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Little Hero Volume 1 by [Wakasa]
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Little Hero Volume 1 Kindle Edition


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Length: 219 pages Language: English

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Product Description

One day after school fifth-grader Sawa is suddenly enveloped by a bright light, and moments later an unfamiliar landscape straight from a fantasy novel stretches out before her. With no way to return to Earth, she’s forced to accept the role of the “Dawn Hero” and save the world from being devoured by the Witch’s mist.

Sawa quickly learns no one goes by their name in this new world--only by their role in life. From then onward, she is known only as Hero. She is accompanied by Servant, Dagger, and Lady Knight on her adventure to fulfill her role as the hero who will save the world! Will this little hero be able to live up to the role forced upon her? Will she ever return home?

Product details

  • Format: Kindle Edition
  • File Size: 68777 KB
  • Print Length: 219 pages
  • Simultaneous Device Usage: Unlimited
  • Publisher: Cross Infinite World (29 December 2016)
  • Sold by: Amazon Australia Services, Inc.
  • Language: English
  • ASIN: B01N9MTFVE
  • Text-to-Speech: Not enabled
  • X-Ray:
  • Word Wise: Not Enabled
  • Enhanced Typesetting: Not Enabled
  • Average Customer Review: Be the first to review this item
  • Amazon Bestsellers Rank: #465,902 Paid in Kindle Store (See Top 100 Paid in Kindle Store)
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Amazon.com: 5.0 out of 5 stars 1 review
5.0 out of 5 stars With a likable cast, intriguing mysteries, and plenty of action, Little Hero is a title to check out immediately. 1 February 2017
By TheOASG - Published on Amazon.com
Format: Kindle Edition Verified Purchase
Sometimes, we all get caught up in the mainstream. With thousands of titles each day combating for our attention, it’s easy to miss the smaller and independent works. But for every Pokemon or Final Fantasy that has a big budget and an even bigger fanbase, there’s an indie work like Undertale or Hatoful Boyfriend that comes out of nowhere to take the world by storm.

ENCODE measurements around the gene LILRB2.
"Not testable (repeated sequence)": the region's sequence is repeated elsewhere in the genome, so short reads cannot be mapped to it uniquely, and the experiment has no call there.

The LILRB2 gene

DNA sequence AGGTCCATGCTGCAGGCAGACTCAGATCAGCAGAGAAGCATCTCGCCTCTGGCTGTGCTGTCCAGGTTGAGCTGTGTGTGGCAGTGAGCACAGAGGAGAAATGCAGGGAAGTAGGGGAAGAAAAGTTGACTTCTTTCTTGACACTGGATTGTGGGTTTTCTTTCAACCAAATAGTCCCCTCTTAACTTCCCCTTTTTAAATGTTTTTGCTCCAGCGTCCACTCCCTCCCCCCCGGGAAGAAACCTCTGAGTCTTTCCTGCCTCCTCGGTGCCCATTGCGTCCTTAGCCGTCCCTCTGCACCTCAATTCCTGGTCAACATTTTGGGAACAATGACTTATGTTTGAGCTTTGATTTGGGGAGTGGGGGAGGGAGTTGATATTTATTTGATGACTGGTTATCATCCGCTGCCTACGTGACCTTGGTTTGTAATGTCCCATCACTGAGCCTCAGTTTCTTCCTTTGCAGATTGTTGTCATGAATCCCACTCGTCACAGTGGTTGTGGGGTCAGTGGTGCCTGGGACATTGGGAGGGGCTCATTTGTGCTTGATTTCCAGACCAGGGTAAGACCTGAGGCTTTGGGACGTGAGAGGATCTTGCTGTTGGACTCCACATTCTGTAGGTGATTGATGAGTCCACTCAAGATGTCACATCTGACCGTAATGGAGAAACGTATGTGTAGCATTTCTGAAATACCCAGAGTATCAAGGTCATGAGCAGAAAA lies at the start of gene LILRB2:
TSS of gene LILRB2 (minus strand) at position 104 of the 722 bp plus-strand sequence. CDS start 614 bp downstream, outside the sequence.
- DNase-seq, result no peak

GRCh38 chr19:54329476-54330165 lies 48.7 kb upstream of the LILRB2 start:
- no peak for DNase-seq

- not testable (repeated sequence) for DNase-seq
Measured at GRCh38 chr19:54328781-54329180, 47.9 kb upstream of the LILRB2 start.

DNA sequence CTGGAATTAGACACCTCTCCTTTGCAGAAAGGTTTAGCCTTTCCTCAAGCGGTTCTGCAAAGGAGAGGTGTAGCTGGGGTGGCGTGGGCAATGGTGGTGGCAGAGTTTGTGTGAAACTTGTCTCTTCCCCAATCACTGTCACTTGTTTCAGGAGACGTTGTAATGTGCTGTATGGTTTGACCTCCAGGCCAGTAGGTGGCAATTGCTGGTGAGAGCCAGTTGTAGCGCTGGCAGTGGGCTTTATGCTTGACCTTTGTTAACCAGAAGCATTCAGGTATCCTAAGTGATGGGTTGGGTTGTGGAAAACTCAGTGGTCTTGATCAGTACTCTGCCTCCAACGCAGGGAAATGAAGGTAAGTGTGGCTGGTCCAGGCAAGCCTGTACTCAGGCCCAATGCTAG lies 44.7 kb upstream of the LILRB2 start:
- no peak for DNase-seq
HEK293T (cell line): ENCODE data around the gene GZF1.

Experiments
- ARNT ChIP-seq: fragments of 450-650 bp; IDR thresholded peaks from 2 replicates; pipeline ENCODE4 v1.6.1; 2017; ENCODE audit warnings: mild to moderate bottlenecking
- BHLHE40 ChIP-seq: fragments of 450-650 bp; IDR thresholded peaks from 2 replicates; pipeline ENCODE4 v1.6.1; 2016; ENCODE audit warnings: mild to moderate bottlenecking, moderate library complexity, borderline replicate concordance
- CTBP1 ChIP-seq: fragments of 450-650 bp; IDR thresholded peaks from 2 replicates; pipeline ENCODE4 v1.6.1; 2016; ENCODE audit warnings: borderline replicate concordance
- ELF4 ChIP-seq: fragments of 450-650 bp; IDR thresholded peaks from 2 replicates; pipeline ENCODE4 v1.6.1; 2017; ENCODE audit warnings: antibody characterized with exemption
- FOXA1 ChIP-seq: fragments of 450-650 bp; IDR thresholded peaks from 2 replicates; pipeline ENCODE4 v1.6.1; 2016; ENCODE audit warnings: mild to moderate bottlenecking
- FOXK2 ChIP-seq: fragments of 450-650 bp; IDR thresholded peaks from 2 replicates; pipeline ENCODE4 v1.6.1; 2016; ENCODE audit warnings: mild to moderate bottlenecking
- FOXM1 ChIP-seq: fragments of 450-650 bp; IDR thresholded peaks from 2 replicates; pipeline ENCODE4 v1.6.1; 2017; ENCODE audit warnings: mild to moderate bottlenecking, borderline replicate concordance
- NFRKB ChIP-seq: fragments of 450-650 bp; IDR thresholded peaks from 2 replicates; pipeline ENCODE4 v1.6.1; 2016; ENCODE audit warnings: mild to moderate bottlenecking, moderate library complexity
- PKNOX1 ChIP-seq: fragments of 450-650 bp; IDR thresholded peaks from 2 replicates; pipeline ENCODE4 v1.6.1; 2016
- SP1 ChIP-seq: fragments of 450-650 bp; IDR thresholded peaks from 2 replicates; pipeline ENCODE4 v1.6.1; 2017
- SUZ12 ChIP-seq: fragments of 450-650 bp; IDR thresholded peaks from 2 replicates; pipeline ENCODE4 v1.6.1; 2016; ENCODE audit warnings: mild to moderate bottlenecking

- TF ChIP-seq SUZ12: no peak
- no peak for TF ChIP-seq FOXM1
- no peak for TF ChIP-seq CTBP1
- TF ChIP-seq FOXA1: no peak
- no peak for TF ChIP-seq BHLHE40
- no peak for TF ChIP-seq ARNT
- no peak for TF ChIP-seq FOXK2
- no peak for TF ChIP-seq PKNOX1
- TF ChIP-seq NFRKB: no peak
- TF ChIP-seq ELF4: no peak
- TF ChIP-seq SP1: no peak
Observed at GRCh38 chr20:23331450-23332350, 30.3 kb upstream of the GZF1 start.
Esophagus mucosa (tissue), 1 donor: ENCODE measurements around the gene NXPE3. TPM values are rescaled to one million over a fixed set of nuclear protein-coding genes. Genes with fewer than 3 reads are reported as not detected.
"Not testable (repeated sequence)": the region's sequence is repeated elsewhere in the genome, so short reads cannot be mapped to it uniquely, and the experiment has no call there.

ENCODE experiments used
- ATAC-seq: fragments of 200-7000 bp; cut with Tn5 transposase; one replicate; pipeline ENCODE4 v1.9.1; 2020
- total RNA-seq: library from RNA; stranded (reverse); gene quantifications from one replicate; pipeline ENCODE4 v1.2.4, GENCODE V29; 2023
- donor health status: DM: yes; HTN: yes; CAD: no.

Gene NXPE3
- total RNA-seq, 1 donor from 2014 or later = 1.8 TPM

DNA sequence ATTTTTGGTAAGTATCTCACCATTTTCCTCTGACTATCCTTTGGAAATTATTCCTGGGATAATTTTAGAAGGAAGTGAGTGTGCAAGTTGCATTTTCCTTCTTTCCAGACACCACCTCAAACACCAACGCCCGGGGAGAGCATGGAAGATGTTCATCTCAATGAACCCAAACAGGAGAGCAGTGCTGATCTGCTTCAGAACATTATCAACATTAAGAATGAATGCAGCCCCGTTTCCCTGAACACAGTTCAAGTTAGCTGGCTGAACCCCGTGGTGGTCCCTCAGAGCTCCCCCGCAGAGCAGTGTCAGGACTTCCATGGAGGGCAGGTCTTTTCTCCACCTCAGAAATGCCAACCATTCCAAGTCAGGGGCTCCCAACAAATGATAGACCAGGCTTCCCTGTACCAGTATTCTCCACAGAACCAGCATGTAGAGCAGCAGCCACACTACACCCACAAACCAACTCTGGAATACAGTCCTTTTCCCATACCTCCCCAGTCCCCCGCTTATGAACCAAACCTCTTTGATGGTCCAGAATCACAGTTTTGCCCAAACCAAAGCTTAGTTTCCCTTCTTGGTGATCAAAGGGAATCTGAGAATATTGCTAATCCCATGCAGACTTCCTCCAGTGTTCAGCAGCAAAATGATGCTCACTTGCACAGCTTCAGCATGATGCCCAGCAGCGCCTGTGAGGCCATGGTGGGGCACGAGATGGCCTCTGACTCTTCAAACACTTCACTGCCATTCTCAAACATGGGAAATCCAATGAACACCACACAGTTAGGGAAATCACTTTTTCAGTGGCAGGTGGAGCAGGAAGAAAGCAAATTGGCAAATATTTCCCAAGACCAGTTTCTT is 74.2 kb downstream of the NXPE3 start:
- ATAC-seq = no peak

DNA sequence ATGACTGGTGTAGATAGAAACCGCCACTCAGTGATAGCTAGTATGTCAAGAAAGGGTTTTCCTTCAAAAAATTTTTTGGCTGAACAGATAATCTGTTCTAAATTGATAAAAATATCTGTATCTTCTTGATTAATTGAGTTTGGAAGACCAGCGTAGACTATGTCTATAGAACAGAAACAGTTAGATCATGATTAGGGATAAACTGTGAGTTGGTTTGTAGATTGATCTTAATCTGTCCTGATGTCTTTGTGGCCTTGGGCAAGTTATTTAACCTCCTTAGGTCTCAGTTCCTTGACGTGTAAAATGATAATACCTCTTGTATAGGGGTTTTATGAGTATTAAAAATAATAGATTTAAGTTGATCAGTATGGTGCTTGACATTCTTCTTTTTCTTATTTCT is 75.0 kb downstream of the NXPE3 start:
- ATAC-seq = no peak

If I had my way, Little Hero would become a manga indie blockbuster. I sure as heck enjoyed it more than many big-name titles.

So, a small caveat before I really begin this review: Little Hero is not a work serialized in a magazine like most manga; it is a web series. So this doesn’t have the polish of a “normal” manga. I’m not saying this to lower your expectations, but to inform you. But not unless you’re the one person that thinks everything published in Shonen Jump and Hana to Yume is amazing, sometimes even professional works are an artistic and dramatic flop.

Let’s get to Little Hero. A girl in fifth grade is suddenly transported to another world where she’s declared the Dawn Hero. In true JRPG fashion, she is given a mission to defeat the evil Witch. Since names are meant to be kept secret, the girl (now known as “Hero”) departs with the mage Servant to stop the Witch’s mist.

Yes, at times, Little Hero feels like a manga adaptation of a game: a protagonist with a sword, a mage, fighting monsters, etc. Now throw in a few shades of manga like Soul Eater and xxxHolic for good measure. But even as I noticed a few similarities, Little Hero forges its own path. Yes, even Hero knows that getting robbed in a town is extremely game-like, but she is not able to immediately wield a sword like most newly-recruited game protagonists. In a game, the main party doesn’t think twice about slashing monsters; Hero doesn’t feel comfortable killing a wild creature and leaving its young to survive on its own. The NPCs are actual people who have lost everything, people who feel anger and hopelessness. There’s a surprising amount of depth to what seems to be a typical “save the world” story. It’s no wonder the publisher classifies this as both shoujo and shounen; the series runs on both adventure and emotion. In other words, a little something for everyone.

Of course, a lot the charm of Little Hero comes from the titular character. She’s a young child in a scary situation; it’s no surprise she doesn’t want the few people she knows to die or see kids her age having to steal in order to survive. Hero certainly spends a lot of time wide-eyed in shock, but she also isn’t bursting into tears. She’s got a good head on her shoulders, but she also is a little girl who just wants to go home to Mama. Considering her age and her mission, there is potential for Little Hero to go pretty dark on our young heroine. One twist took me by complete surprise, and I can’t wait to see the impact on Hero’s life.